The stereotype of the rock bassist is that he’s an underappreciated second banana. But Mike Watt, who burst onto the scene in the late ‘70s with LA punk pioneers the Minutemen and whose artistic energy hasn’t flagged since, has never been content to let his instrument do the talking. This is lucky for us, because as On and Off Bass demonstrates through its lush, contemplative photography, prose and verse, Watt has plenty more that deserves to be heard.
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The Guardian recently documented a June trek of 25 people through the city of London, on (TS Eliot’s The Waste Land 2012 – a multimedia walk, (Henry Eliot, 30 July 2012). That a poem written in the early 20th Century remains resonant with people who live nearly a century later offers a testament to its often misunderstood and always daunting language, allusion and structure.
But being citizens of the 21st Century, we need not rely solely on the manuscript and printed commentary to bring the poem to us. With new devices like Apple’s iPad, the very idea of the book as a book has been reconsidered. The Waste Land, a cooperative work between Touch Press, Faber and Faber, BBC Arena and other collaborators, releases the text of the poem through the lens of the iPad. From its earliest incarnations, The Waste Land was as much a initiator of non-fiction as it was a poem. As Eliot sought to pad out his poem for book publication, he included a series of notes, which have become famous in their own right. The scholarship and commentary on the poem continues with the Touch Press treatment, which migrates much of its new insights from print to video.
If Car and Driver is your bible and you know the Andretti family tree better than your own, Brian Johnson’s Rockers and Rollers: A Full-Throttle Memoir will provide amusing diversion.
If, like me, you mistook “A Full-Throttle Memoir” to mean a discussion of Johnson’s tenure with metal greats AC/DC, you will be sorely disappointed.
Johnson took over lead singing duties after Bon Scott’s death in 1980. But so little is said of Scott or how Johnson came to replace him that the casual reader, unfamiliar with the band, will only be confused. Rockers and Rollers is about cars. Cars Johnson has owned, raced, or both. Though Johnson has been a rock singer since his teenage years, his musical career is clearly secondary, undwriting his proclivity for pricey European roadsters with more personality quirks than James Hetfield.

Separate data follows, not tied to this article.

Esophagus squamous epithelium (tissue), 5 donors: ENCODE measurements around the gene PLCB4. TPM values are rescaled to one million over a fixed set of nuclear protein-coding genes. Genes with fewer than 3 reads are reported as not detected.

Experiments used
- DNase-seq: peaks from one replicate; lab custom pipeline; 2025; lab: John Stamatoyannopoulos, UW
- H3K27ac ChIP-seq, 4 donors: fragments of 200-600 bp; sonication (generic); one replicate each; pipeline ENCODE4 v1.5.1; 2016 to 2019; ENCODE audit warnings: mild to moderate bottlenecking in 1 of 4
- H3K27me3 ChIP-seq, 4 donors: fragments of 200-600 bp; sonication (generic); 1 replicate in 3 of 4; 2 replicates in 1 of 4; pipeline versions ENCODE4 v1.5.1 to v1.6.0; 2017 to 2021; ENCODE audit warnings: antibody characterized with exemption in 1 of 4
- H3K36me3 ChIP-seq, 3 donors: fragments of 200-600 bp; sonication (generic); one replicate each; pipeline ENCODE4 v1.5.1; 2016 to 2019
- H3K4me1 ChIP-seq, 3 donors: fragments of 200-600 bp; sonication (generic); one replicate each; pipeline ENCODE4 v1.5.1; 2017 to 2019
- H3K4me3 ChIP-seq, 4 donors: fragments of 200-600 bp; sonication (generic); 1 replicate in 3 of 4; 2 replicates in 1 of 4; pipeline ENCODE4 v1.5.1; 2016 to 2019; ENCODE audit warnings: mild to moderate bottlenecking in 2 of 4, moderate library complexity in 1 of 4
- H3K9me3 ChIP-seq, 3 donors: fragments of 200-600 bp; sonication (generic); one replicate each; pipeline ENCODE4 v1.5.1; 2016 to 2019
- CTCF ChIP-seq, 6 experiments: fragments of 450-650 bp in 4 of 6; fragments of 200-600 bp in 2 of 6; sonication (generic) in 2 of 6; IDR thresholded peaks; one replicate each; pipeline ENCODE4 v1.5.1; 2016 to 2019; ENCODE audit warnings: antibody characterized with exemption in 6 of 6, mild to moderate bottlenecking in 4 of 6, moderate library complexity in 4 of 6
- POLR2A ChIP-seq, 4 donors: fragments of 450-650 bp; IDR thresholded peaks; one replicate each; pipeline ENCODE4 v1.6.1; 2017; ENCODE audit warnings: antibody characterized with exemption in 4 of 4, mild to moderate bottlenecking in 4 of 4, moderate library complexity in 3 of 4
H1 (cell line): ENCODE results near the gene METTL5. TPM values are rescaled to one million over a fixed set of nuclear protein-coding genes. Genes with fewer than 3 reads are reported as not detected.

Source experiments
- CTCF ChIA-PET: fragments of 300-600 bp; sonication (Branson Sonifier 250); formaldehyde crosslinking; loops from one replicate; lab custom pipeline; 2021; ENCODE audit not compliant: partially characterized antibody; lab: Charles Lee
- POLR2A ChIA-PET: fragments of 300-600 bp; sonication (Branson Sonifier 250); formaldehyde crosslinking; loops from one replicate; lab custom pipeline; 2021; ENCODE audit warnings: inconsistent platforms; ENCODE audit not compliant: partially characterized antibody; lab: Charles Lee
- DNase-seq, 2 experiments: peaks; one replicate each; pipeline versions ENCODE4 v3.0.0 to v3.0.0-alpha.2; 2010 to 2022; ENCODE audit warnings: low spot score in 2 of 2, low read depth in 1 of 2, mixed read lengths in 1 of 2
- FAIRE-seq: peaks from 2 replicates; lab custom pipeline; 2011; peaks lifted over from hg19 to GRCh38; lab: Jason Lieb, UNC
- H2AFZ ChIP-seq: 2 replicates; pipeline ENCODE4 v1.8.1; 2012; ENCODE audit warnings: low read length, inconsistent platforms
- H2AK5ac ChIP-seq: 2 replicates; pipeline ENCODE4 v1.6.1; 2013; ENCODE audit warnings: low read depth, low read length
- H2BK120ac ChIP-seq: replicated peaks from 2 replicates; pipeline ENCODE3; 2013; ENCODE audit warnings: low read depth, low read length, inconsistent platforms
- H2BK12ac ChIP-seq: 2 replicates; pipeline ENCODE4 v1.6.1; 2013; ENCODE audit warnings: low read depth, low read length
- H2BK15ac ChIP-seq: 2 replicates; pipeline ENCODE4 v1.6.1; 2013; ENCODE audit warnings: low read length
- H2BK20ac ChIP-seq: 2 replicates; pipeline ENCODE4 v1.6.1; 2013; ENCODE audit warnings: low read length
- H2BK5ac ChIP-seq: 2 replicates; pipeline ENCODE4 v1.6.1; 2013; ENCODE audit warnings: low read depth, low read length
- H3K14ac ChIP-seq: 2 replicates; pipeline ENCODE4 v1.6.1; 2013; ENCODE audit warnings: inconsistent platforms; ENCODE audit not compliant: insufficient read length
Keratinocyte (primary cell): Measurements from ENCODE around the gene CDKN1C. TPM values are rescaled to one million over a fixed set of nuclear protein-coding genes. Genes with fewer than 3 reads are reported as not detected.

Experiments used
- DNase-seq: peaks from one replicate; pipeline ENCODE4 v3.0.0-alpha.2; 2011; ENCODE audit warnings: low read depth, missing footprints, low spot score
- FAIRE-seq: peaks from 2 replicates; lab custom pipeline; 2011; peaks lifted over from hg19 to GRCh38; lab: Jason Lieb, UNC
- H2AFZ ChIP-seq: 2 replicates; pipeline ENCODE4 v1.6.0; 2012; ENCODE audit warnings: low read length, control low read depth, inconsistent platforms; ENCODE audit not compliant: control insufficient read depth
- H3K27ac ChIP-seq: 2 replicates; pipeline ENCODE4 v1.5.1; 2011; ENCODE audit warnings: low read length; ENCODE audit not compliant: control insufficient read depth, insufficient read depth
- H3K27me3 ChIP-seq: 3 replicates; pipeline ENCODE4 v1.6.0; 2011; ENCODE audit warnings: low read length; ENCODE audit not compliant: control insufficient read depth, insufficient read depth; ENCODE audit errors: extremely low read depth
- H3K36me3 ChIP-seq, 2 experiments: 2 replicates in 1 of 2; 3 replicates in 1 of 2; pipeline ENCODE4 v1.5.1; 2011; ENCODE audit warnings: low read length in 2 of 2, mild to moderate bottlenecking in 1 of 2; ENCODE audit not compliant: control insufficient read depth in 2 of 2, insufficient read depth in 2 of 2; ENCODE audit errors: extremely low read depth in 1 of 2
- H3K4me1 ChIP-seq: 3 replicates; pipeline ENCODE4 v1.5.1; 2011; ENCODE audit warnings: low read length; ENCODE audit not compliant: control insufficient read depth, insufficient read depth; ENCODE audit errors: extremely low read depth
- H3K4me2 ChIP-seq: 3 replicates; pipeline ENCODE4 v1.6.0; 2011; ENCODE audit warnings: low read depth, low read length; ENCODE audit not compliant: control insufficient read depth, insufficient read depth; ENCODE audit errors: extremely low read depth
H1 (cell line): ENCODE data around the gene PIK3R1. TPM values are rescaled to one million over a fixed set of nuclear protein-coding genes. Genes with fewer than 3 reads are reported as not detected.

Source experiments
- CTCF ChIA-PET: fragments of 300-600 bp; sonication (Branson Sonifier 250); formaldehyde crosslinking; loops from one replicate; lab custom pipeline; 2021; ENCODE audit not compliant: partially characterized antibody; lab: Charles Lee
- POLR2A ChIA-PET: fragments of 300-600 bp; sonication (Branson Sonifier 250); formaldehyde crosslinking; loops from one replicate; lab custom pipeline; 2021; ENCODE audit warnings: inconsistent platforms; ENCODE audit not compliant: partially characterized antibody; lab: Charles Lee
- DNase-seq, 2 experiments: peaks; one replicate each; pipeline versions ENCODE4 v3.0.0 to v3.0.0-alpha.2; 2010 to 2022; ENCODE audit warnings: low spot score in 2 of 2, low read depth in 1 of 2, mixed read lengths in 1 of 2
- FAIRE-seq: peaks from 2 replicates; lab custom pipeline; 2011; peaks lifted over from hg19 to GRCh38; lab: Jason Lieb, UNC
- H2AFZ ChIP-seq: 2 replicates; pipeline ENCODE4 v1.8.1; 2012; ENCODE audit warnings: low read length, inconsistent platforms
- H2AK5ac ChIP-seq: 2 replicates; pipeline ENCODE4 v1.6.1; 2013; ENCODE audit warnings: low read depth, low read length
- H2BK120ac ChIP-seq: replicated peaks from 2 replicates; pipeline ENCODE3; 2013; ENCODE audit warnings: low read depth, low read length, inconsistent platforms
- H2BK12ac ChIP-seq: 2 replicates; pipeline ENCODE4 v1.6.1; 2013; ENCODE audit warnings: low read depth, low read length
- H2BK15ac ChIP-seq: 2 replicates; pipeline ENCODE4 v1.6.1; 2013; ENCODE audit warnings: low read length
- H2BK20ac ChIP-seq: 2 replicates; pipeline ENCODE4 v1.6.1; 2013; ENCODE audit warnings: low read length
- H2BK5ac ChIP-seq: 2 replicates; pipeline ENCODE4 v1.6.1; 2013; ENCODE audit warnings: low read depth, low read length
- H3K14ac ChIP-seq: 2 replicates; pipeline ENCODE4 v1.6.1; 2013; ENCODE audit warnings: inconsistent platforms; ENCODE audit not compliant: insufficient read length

The book is divided into vignettes, usually little more than a couple pages, describing a parade of cars, rounded out with anecdotes about people Johnson’s met along the way. These folks range from Arnold Schwarzenegger to Paul Newman. Bandmates are discussed only in context of what they drive—or do not: Angus Young, to Johnson’s horror, doesn’t have a driver’s license.
I realize Brian Johnson is not a writer: his book got published because he’s AC/DC’s lead singer. I tried to keep this in mind as I plowed through a laundry list of cars that, unless you a complete automobile freak, rapidly dulls.
What finally tipped me over wasn’t the book’s misleading title or too many cars. It was the revolting chauvinism permeating the book.
I’m sorry. I don’t meant to sound like a prudish priss: AC/DC is one of my favorite bands. I understand Johnson is a rock musician, albeit a 65-year-old one. The first few mentions of married gents ordering up a little action (and I am cleaning up the vocabulary), and his being “a nervous girl” before an auto race (evidently Johnson has never heard of Danica Patrick, Susie Stoddart, or Janet Guthrie), or the many references to oral sex—not of the happily consensual nature—I let pass. When the sexist references keep coming—and they are nonstop—they begin rankling.
How tour bus antics involving a line of groupies relate to a memoir about automobiles is beyond me. Nor do I understand how Johnson could attend a friend’s daughter’s wedding and comment that the bride looked “very shaggable”. This is a married man with two daughters he professes to adore.
Johnson is not a total monster. Rock stardom hasn’t inflated his ego. He’s clearly generous to his extended family and a kind friend. He’s grateful and gracious about his good fortune. His words about his deceased parents, particularly his mother, are the book’s high point.
What we have here is a case of author/reader mismatch. Though I’d still love to see that AC/DC memoir…Malcolm? Angus? You listening?
July brings the latest volumes in Fantagraphics’ project to present the definitive catalogue of the two greatest ouevres in Disney comics: Floyd Gottfredson’s Mickey Mouse newspaper strips and Carl Barks’ Donald Duck comic books.
Volume 3 of Mickey’s adventures chronicles 1934 and 1935, an era of increasing maturity and responsibility for the scrappy adventure-loving mouse as he deals with Wild West banditry and then comes home to run a newspaper that exposes racketeering and corruption at City Hall. After crusading for justice at home, he does his patriotic duty as a special agent inside a Nautilus-like submarine captained by a thinly-veiled Nazi villain several years before the war.
There’s still no explanation for how some animals are “humans” while others are just animals, like how Mickey can ride a horse in the West and then come home to be greeted by his pal Horace Horsecollar. Or the eternal quandary of why Pluto is a pet while Dippy Dawg (later Goofy) is a chum. Some mysteries won’t be resolved on this plane.
Quite often when I read mainstream American social science, especially of the “quantoid” variety, I’m reminded of much I appreciate literature. While acknowledging the importance of objective data collection and analysis in distinguishing social facts from all-too-fallible everyday perceptions, I also can’t help thinking that deeper, perhaps more significant meaning goes missing in the process.